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Let's say I have a file that looks like this:

user ID   time started  time ended yes/no 
3523         15:00          0        yes  
2356         12:13       12:18       yes  
4690         09:10          0        no  

I want to write shell script that will pick out all of the lines in the file that have a time ended of '0' and 'yes'.

For this example it'd be the first line only:

3523     15:00       0        yes  
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4 Answers 4

up vote 3 down vote accepted

awk '$3 == "0" && $4 == "yes" { print; }' myfile

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Wow, I didn't realize how simple this is to do with awk. As a side question before the print statement do you have to write END ? –  에이바 Dec 7 '10 at 23:04
Take a look at the man page for awk. An awk script is basically a list of CONDITION ACTION pairs. In this case, the condition is $3=0 and $4=yes. The corresponding action is print. END is a condition that is true after the last line of the file is read. So, any actions placed after that will only happen at the end of the file. At that point, print will have no line to show. In practice, other clauses would have stored values in globals for END's actions to make use of. –  jtdubs Dec 7 '10 at 23:13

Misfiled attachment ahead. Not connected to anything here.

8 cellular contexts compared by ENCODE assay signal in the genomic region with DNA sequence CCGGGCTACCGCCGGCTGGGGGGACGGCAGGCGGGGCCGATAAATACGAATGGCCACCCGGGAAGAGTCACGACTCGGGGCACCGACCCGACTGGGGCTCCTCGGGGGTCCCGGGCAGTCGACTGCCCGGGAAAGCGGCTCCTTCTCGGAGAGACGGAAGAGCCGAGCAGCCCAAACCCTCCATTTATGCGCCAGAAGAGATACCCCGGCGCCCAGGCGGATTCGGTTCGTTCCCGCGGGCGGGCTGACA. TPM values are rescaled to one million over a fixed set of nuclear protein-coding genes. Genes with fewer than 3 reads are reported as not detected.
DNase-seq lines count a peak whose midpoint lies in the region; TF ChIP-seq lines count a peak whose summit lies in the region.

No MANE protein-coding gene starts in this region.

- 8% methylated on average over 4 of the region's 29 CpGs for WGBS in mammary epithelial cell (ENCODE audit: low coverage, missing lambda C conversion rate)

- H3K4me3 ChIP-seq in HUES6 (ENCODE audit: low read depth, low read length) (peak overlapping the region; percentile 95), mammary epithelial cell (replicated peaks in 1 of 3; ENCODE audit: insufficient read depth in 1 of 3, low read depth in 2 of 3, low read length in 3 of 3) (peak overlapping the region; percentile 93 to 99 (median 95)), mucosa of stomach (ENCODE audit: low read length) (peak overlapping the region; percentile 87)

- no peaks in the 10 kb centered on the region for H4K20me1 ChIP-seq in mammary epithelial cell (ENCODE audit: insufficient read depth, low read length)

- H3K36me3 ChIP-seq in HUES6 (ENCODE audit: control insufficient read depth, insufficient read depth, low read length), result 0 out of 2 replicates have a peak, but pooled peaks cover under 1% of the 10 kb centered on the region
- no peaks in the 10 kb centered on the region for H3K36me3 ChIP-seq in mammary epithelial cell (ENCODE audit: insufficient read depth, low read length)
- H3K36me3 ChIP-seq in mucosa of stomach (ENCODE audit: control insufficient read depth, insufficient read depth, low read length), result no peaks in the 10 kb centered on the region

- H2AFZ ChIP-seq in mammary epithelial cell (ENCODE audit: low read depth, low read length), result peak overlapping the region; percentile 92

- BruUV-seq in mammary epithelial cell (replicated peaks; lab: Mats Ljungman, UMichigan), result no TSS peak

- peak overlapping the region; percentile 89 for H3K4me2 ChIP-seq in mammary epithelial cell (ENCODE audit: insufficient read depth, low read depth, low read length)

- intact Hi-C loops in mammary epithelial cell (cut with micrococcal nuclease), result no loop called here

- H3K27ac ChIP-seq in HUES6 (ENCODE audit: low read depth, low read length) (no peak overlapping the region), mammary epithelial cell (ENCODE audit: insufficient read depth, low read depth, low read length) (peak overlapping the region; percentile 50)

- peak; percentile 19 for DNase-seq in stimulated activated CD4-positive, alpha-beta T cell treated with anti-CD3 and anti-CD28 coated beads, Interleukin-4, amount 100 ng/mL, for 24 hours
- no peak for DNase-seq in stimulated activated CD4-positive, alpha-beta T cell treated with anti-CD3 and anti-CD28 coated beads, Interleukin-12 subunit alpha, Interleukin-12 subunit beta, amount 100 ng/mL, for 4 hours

When you get comfortable with awk, you may want to remove the {print} body (which is the default action): awk '$3==0 && $4=="yes"' file –  glenn jackman Dec 8 '10 at 2:27
@glenn-jackman: Cool. Never knew that. Thanks. –  jtdubs Dec 8 '10 at 4:02
grep -E '^[^ ]+ +[^ ]+ +0 +yes$' inputfile


grep -E '^([^ ]+ +){2}0 +yes$' inputfile


sed -n '/^\([^ ]\+ \+\)\{2\}0 \+yes$/p' inputfile


sed -nr '/^([^ ]+ +){2}0 +yes$/p' inputfile
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This might work for you:

 sed '/\s0\s\+yes\s*$/!d' inputfile
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this will work as well

grep '............................0........yes' myfile

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This is terrible, but I lol'd. –  에이바 Jul 30 '13 at 14:42

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